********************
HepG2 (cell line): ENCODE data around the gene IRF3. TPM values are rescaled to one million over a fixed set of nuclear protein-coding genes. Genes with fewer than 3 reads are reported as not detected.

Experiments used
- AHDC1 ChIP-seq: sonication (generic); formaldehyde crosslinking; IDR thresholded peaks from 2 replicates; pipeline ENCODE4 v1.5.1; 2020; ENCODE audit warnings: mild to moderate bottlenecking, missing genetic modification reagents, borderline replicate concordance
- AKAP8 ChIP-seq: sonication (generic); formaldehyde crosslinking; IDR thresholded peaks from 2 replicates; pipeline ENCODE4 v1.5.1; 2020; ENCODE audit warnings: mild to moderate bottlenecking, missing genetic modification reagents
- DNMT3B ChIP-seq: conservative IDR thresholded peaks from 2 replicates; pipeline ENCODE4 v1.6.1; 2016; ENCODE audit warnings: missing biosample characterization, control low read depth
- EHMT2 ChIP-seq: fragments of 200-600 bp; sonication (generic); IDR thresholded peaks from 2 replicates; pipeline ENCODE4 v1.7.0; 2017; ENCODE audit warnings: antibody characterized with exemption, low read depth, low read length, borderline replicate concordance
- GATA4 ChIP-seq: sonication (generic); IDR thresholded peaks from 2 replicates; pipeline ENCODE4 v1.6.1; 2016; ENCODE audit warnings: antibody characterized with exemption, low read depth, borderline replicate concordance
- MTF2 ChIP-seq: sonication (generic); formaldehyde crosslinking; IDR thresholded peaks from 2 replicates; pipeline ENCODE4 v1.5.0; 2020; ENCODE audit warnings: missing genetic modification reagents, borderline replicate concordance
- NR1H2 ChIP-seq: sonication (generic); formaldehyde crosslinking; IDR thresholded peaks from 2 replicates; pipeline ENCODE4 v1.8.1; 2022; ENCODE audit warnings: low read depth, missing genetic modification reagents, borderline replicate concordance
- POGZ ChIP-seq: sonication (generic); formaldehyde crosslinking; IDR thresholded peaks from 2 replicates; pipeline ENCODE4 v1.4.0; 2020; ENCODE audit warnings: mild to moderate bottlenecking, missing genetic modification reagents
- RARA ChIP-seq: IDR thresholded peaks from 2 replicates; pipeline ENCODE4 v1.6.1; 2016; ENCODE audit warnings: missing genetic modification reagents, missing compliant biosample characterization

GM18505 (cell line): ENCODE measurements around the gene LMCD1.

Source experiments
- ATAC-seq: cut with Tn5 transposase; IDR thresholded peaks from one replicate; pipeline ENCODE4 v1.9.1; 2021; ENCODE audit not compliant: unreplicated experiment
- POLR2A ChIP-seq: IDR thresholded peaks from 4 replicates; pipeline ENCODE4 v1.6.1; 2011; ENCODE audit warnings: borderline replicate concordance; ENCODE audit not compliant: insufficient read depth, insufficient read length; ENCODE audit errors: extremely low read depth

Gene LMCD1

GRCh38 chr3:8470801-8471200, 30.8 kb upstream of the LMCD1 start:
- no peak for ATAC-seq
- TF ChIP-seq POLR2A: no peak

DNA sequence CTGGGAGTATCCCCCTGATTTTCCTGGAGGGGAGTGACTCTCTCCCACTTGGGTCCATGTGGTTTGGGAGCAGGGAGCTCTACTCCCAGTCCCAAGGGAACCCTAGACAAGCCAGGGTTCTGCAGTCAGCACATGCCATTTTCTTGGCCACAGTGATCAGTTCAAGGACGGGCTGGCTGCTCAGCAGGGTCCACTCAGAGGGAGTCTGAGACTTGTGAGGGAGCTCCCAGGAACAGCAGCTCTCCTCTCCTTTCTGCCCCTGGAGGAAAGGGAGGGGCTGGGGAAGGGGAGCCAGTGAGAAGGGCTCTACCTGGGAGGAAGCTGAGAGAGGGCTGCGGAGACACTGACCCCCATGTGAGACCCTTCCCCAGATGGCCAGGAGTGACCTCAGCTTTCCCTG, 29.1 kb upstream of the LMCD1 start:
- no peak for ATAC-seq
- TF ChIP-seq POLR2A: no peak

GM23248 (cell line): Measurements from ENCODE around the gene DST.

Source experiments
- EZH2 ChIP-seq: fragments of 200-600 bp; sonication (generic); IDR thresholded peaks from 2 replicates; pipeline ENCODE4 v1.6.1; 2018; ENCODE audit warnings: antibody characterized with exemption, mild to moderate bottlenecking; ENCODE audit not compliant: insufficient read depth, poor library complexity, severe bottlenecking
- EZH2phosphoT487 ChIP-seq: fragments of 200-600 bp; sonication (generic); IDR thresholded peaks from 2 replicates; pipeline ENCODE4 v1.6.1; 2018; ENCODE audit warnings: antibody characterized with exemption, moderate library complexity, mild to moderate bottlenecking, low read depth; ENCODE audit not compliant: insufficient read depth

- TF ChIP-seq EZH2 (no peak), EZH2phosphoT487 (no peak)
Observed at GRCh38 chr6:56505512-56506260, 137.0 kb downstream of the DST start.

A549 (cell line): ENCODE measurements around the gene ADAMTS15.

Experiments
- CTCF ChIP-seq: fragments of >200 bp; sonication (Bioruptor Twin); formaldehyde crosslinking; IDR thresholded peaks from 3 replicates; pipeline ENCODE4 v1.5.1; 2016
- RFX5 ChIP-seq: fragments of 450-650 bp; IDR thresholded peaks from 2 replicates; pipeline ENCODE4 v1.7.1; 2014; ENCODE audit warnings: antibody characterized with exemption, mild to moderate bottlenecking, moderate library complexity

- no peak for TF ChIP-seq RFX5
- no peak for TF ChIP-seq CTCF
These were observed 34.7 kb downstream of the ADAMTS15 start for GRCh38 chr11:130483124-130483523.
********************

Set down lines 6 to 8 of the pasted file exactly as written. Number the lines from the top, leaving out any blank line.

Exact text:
- EHMT2 ChIP-seq: fragments of 200-600 bp; sonication (generic); IDR thresholded peaks from 2 replicates; pipeline ENCODE4 v1.7.0; 2017; ENCODE audit warnings: antibody characterized with exemption, low read depth, low read length, borderline replicate concordance
- GATA4 ChIP-seq: sonication (generic); IDR thresholded peaks from 2 replicates; pipeline ENCODE4 v1.6.1; 2016; ENCODE audit warnings: antibody characterized with exemption, low read depth, borderline replicate concordance
- MTF2 ChIP-seq: sonication (generic); formaldehyde crosslinking; IDR thresholded peaks from 2 replicates; pipeline ENCODE4 v1.5.0; 2020; ENCODE audit warnings: missing genetic modification reagents, borderline replicate concordance